By the way, designing a good site structure and maintaining it, I consider it a real art. And that big spreadsheet in Excel or LibreOffice is worth keeping up to date, because it will eventually tell you which page should link to some other. It’s worth it, really. When I’m completely done, I’ll be sure to write up how to work with the spreadsheet to make the site turn out the way it was supposed to.

How to keep it all together and not get lost in it?

I’ll make one small detour. It pays to set up a good structure for the design of the entire site. Where the broken down text will be stored, where the images will be stored, where the final results will be stored. Not only the structure of the site is important, you also need to set up a good directory structure.

I like simple solutions that I can access from anywhere. I have a small old server at home, and I’m running NextCloud on it. So I have everything there and I can look from work or from the tram on the way to work. And it’s completely free.

As a bonus, Nextcloud also offers a great option for writing quick notes. It has a module for that right there and you just write down the note or take a picture and save it. And come back to it anytime later.

Texting? But in what and how?

Another important tool is a good word processor. By the way, it’s definitely not Microsoft Word, but rather an editor that can handle plain text and some basic Markdown. I’ve tried a lot of them, starting with Sublime Text, which is excellent but has its own specifics.

I moved on to Atom and Microsoft Visual Code. These are both free, but I haven’t gotten used to them. I ended up with a completely simple program and that was Ghostwriter. It just goes for exactly what it’s designed to do. To write texts without distractions.

By the way, if I can recommend an investment that is worthwhile, it’s a quality mechanical keyboard and a good ergonomic mouse. Hands and fingers will thank you for an honest mechanical keyboard where design is not the main criterion for development. Mechanical keyboards are expensive, but they last practically forever.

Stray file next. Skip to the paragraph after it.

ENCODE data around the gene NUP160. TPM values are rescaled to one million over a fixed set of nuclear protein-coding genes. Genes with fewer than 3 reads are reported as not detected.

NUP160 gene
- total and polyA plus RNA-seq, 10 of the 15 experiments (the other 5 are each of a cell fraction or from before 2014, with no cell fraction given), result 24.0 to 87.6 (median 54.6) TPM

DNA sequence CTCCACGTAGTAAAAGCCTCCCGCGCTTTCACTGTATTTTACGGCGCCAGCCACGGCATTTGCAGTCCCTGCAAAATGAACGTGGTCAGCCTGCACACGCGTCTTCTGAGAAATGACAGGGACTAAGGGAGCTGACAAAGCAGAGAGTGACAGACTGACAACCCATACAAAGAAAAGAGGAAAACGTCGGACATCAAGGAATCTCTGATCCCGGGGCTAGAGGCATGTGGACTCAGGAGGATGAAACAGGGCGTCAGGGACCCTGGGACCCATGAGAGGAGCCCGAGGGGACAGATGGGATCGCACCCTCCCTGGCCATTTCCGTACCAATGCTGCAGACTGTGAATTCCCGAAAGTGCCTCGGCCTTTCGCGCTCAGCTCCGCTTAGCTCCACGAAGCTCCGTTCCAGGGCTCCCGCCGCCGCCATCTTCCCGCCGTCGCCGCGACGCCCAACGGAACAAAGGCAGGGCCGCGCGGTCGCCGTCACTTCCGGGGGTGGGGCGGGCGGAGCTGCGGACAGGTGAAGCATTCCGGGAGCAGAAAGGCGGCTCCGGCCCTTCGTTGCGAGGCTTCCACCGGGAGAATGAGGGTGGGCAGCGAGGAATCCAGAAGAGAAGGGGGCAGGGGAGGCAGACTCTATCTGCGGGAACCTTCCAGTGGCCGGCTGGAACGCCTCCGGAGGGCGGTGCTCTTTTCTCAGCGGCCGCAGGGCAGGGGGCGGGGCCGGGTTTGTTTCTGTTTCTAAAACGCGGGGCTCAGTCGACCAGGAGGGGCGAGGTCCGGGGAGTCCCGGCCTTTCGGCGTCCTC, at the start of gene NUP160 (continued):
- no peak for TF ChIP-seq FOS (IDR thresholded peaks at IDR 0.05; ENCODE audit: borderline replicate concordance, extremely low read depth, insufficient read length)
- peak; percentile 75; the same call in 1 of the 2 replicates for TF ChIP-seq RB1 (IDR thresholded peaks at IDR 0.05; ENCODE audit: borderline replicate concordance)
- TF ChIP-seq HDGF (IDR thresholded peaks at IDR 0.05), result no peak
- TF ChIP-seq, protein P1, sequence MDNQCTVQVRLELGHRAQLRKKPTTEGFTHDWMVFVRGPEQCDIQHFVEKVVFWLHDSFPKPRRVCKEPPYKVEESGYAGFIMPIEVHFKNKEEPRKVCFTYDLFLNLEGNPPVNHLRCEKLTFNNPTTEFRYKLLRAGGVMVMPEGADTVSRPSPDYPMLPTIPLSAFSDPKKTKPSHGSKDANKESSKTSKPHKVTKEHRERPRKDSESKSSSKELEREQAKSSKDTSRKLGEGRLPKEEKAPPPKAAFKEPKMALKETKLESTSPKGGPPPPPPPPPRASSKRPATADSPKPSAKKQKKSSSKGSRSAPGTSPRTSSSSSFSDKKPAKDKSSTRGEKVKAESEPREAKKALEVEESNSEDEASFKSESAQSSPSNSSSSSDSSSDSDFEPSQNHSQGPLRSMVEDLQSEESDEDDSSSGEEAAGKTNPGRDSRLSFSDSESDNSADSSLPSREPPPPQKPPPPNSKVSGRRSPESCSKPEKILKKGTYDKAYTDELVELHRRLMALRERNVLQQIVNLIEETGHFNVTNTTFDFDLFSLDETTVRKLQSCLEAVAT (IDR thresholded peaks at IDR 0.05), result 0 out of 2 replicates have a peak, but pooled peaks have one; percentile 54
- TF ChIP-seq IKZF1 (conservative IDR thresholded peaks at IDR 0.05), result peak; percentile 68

And adjustable backlighting should be mandatory. Classic white is best. No need to spend money on all the RGB options, you’ll end up with white because it’s the best. Anyone who can stand typing on a keyboard that resembles a fairground carousel should get a medal for endurance.

Drawing, converting

A program that I should be ashamed of has proven useful for drawing pictures. I draw them in LibreOffice Impress, but I confess that I keep coming back to Microsoft PowerPoint. Both work well enough, though. And if you’re catching yourself thinking that I use PowerPoint for drawing, it’s because I like the templates and the simple approach. I could try something else, but why change something that works for me?

Nothing beats LibreOffice and PowerPoint for their great work with templates. It keeps the same style for all my pages and is reliable.

I run the finished images through xnConvert, which again is available on Mac, Windows, and Linux. I shrink the images in it and change the format to WebP so they take up as little space as possible. It’s free and works very reliably.

Finally, there’s Hugo CMS. It’s an application that can take written text, a prepared template, and put it all together into a site that works. It’s pretty simple to learn, there’s excellent documentation for it, and it’s all very fast.